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Tom Rennie

CVA Sp P91 Tom Rennie
There are not many good photographs existing for Tom Rennie. This one dates from 1910.

TOM RENNIE
(1883/84 – November 21, 1960)
New Westminster Salmonbellies (1903-1915)

Tom Rennie was born in Newcastle, New Brunswick. He moved to New Westminster with his family in 1889 by way of Seattle.

He played for Sapperton in the city intermediate league and went east with the Salmonbellies in 1901 as a spare. He was a reserve for the seniors in 1902 and joined the New Westminster Salmonbellies fulltime in the following year at the tender age of 19. Even before turning senior, Tom and his brother George were decent enough junior players that the Vancouver Daily World observed on October 4, 1901 that “the Rennie boys showed up much better than several of the older players” in New Westminster’s losing effort that day versus the Vancouver YMCA team.

Rennie started out at inside home but as the Montreal Gazette observed, this was “…a mistake as his position is farther out” in the midfield, and he played like a midfielder out of position as he moved the ball outside to work it around instead of driving at the net.

He missed six weeks of the season in 1910 when he ran into a hard body check by Johnny Howard and fractured his shoulder blade as a result. He then injured himself again during a practice in August after returning, missing yet several more weeks.

He moved to the United States in 1913 and worked as a lineman on large construction projects – leaving the Royal City on a bad note when striking electricians were replaced by outsiders. “Never again,” he exclaimed to the attendant media as he boarded the train south.

Tom Rennie played seven seasons during the professional era in New Westminster – scoring 13 goals during the course of 73 games. He generally played on the defensive side of the midfield, although in 1914 and parts of the 1909 and 1912 seasons he covered the role of the team’s centerman.  His career 38 penalties and 235 minutes placed him in the top-ten list for most penalised professional players on the Pacific Coast.

tom rennie 1912 game
Rare photograph of Tom Rennie in action during a 1912 game at Recreation Park.

He was discharged from the United States Army in August 1919 and took a train from Philadelphia back to New Westminster, sparking rumours he may be returning to the field for the Salmonbellies. He discounted such rumours in correspondence with his old home town, stating “I am one of the few who quit while they were still champions”.

He became seriously ill with smallpox in January 1924 while living in Los Angeles, but a month later he make a suitable enough recovery to be involved, along with his brother-in-law Gordon ‘Dode’ Sinclair, and such ex-Vancouver players as Jake Davis, Vernon Green (the central figure involved in the 1908 gunshot riot at Queens Park), and Charlie ‘Smiler’ McCuaig, with the introduction of the sport to Southern California.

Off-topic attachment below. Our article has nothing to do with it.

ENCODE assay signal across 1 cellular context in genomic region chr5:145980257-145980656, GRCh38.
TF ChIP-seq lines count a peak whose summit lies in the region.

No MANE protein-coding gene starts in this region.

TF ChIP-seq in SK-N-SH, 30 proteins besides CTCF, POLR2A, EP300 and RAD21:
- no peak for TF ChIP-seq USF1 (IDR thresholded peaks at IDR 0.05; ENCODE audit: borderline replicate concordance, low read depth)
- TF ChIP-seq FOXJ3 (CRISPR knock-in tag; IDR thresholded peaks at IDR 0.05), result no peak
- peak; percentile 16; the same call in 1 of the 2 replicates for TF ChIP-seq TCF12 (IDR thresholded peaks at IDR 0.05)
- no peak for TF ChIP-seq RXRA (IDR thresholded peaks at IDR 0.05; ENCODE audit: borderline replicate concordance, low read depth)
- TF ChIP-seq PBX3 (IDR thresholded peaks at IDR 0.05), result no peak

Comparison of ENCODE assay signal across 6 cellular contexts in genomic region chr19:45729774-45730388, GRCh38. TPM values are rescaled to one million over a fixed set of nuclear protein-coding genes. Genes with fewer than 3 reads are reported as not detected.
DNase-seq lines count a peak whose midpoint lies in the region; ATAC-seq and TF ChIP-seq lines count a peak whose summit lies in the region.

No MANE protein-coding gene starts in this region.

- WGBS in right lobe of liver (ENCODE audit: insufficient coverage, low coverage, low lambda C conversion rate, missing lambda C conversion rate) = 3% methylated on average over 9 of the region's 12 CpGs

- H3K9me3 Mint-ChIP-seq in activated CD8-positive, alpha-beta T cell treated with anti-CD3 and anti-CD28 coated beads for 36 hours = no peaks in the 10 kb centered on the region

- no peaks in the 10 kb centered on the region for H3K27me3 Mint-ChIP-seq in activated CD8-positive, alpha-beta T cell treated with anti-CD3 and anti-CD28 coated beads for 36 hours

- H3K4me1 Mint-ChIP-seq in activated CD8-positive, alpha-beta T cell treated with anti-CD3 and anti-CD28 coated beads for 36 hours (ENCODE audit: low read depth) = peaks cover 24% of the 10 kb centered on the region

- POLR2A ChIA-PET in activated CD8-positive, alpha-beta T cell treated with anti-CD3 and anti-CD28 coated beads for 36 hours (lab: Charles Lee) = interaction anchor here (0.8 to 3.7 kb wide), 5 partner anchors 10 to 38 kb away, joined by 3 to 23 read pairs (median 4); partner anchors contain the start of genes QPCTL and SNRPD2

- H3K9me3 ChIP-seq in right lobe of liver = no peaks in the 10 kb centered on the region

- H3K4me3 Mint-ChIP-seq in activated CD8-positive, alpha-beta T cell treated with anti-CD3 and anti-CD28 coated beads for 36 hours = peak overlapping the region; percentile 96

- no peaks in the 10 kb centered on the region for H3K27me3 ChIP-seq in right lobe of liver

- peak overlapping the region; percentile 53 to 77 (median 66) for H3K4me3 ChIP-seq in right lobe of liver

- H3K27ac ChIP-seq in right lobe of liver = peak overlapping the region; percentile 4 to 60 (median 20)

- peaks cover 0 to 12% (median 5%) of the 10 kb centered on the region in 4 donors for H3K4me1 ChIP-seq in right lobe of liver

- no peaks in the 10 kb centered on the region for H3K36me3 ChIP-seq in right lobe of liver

Although a four-team league was planned, ultimately a two-team championship was played between the Long Beach and Los Angeles Canadian-Californian teams, with Tom Rennie as the referee.

He was residing in Southgate, California at the time of his father’s passing in early January 1941.

Tom Rennie passed away in Seattle, his home for the last twenty years of his life, on November 21, 1960 after a long illness. He was survived by his wife Gertrude and his son Robert.

(PHOTO SOURCE: CVA Sp P91 excerpt; CVA 371-585 excerpt)

tom rennie stats

George Rennie

George Rennie, 1911
George Rennie, 1911

GEORGE HADDOW RENNIE
(March 11, 1883 – December 13, 1966)

New Westminster Salmonbellies (1901-1915; 1918-1920)

Like many accolades given to the old greats, his long-time friend and defensive team-mate Jim Gifford said that George Rennie was “one of the finest players in the world in his day”.

A defensive midfielder by trade, playing in the second defense and third defense positions, George Rennie turned senior in 1901 with the New Westminster Salmonbellies.

During the professional era, he played in 120 games and scored 18 goals. He was sent off for 38 penalty infractions for a total of 188 penalty minutes. Late in the 1919 season, he took on a substitute role as youngster Laurie Nelson took over his place on the field. Rennie would then continue in a substitute capacity throughout the 1920 campaign – his last as an active player. After the conclusion of the final match of the 1920 season, George Rennie closed the book on his two decades of playing when he announced his retirement in the Salmonbellies dressing room, quoted by the newspapers as saying that: “youth must be served, and this is my last appearance in a uniform”.

Rennie was one of two New Westminster players who were members of the 1908 Canadian Olympic lacrosse team that traveled to London, England to compete in the Fourth Olympiad. Canada won the gold medal when they defeated Great Britain by a score of 14-10 on October 24, 1908. In a tournament which featured just two nations and a single match, it would be the last appearance of lacrosse at the Olympics as a fully recognised, non-demonstration sport.

He was born in either Douglastown or Newcastle, New Brunswick – both which are now parts of the modern city of Miramichi. Away from the game, Rennie worked as the superintendent of the Lulu Island Swing Bridge between Richmond and Vancouver until his retirement in the mid-1940s.

George Rennie was a charter inductee, as a field player, into the Canadian Lacrosse Hall of Fame in 1965.

(PHOTO SOURCE: CVA 99-41)